Changing Bears’ And Campers’ Attitudes
An estimated 1,800 black bears live in the park-that averages out to more than two per square mile-but so far, they haven’t learned to peel back car tops or smash windows like their brethren in Yosemite. In part, that’s because Kim Delozier, the park’s supervising wildlife biologist, is determined to keep the Smokies’ bears from becoming too chummy with the humans.
Over the years, the park has improved visitor education, cleaned up campgrounds, and installed pack suspension devices at every designated backcountry campsite. Last June, a volunteer crew removed a gated chain-link fence that for years spanned the front of the popular Icewater Spring shelter along the Appalachian Trail. The shelter had become an oddly reversed “zoo,” with people caged inside and bears wandering around outside looking for scraps.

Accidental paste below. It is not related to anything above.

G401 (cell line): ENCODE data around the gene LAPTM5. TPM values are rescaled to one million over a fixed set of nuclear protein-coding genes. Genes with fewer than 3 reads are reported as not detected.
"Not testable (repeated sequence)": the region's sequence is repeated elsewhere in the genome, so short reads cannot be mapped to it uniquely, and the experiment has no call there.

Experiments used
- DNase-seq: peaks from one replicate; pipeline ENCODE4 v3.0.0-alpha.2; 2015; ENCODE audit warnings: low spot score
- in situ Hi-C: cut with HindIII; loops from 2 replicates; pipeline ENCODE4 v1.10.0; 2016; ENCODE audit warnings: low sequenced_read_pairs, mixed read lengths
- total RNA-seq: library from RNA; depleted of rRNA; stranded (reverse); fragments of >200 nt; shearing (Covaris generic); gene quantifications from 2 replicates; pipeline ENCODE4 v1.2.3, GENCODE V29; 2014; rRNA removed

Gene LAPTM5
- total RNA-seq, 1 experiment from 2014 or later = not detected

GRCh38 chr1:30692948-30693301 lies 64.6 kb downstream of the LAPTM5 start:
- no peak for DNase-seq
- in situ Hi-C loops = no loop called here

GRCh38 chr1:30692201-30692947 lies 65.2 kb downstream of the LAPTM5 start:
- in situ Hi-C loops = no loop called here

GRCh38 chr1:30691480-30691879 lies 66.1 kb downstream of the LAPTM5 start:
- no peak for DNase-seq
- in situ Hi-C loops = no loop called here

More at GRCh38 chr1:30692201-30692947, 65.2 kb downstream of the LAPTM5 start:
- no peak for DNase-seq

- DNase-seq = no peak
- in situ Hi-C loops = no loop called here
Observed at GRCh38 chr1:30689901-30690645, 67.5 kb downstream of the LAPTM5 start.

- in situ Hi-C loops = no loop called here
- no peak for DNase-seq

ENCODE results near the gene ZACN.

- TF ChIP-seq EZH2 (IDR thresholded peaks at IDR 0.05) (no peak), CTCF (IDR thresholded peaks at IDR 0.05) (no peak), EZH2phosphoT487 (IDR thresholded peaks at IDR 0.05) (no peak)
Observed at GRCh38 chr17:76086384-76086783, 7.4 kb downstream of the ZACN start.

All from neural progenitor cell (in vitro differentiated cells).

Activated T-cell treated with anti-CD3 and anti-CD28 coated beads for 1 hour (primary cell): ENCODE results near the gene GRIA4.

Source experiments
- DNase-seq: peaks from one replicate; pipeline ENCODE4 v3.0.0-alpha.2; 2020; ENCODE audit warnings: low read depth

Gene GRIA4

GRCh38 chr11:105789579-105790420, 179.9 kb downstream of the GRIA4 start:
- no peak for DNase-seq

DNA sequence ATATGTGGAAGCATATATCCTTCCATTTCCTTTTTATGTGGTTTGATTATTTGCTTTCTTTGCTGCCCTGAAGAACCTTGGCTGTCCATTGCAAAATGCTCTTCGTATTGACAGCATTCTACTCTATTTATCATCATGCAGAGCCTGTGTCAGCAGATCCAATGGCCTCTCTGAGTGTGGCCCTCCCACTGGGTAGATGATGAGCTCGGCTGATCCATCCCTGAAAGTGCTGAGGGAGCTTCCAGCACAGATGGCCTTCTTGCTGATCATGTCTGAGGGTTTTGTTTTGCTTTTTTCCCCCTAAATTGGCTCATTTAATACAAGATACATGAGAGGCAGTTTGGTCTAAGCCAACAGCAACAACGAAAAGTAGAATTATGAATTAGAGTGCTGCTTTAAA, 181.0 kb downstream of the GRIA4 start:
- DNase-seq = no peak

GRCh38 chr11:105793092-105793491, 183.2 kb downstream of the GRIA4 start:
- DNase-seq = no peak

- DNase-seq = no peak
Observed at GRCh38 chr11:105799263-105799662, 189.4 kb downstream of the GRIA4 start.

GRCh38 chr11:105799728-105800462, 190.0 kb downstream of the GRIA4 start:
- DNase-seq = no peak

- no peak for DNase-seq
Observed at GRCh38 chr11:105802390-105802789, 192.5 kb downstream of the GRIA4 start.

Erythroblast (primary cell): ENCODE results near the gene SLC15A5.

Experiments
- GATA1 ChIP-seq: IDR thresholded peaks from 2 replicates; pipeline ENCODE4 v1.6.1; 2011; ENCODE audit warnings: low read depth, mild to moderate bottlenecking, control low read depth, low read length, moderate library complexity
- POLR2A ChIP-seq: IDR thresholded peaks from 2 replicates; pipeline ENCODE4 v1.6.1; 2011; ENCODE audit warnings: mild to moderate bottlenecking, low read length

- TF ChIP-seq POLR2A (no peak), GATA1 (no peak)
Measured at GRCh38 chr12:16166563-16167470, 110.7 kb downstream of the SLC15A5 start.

Park officials hope that such measures will push an unwanted Smokies species to extinction. “I don’t want to use the word ‘slob,’” says Delozier, “but we have catered to a less than conscientious camper, at times.” If all goes well with the Icewater experiment, he hopes all shelters will become fence-free.